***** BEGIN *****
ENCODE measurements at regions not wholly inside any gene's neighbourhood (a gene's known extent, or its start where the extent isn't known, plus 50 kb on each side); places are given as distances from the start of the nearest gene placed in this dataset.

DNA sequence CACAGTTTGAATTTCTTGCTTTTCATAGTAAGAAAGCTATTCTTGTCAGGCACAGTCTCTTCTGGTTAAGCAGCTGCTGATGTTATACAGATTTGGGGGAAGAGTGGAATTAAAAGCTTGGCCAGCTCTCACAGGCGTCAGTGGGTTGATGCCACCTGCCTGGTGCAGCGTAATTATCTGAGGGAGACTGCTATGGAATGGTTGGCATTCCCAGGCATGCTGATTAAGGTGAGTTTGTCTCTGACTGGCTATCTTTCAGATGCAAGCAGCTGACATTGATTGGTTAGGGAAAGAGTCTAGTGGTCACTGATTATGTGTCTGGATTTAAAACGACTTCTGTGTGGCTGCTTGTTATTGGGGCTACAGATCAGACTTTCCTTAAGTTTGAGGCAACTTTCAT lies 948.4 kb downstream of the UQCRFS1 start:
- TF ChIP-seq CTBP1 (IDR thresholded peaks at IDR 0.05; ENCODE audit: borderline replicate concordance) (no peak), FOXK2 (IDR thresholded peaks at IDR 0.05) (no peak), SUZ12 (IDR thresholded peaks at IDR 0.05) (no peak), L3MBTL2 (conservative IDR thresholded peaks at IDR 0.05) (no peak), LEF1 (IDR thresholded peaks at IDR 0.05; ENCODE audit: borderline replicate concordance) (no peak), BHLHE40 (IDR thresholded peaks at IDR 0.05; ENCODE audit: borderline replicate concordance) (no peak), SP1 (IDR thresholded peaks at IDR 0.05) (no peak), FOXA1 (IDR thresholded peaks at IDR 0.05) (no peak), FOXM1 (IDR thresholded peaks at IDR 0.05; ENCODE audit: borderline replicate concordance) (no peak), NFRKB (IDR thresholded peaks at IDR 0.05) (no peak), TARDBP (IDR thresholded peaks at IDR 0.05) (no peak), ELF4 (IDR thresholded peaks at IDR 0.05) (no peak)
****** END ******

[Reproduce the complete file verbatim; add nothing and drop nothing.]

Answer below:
ENCODE measurements at regions not wholly inside any gene's neighbourhood (a gene's known extent, or its start where the extent isn't known, plus 50 kb on each side); places are given as distances from the start of the nearest gene placed in this dataset.

DNA sequence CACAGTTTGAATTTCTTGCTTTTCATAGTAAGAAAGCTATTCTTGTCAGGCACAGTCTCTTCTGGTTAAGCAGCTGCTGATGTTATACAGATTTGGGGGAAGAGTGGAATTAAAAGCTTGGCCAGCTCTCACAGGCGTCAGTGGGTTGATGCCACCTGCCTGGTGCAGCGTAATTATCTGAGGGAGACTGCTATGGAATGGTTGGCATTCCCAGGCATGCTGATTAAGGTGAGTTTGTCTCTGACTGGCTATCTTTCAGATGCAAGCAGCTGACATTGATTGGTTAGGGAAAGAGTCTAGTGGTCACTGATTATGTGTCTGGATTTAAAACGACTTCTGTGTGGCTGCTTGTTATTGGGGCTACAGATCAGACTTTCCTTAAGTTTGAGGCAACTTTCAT lies 948.4 kb downstream of the UQCRFS1 start:
- TF ChIP-seq CTBP1 (IDR thresholded peaks at IDR 0.05; ENCODE audit: borderline replicate concordance) (no peak), FOXK2 (IDR thresholded peaks at IDR 0.05) (no peak), SUZ12 (IDR thresholded peaks at IDR 0.05) (no peak), L3MBTL2 (conservative IDR thresholded peaks at IDR 0.05) (no peak), LEF1 (IDR thresholded peaks at IDR 0.05; ENCODE audit: borderline replicate concordance) (no peak), BHLHE40 (IDR thresholded peaks at IDR 0.05; ENCODE audit: borderline replicate concordance) (no peak), SP1 (IDR thresholded peaks at IDR 0.05) (no peak), FOXA1 (IDR thresholded peaks at IDR 0.05) (no peak), FOXM1 (IDR thresholded peaks at IDR 0.05; ENCODE audit: borderline replicate concordance) (no peak), NFRKB (IDR thresholded peaks at IDR 0.05) (no peak), TARDBP (IDR thresholded peaks at IDR 0.05) (no peak), ELF4 (IDR thresholded peaks at IDR 0.05) (no peak)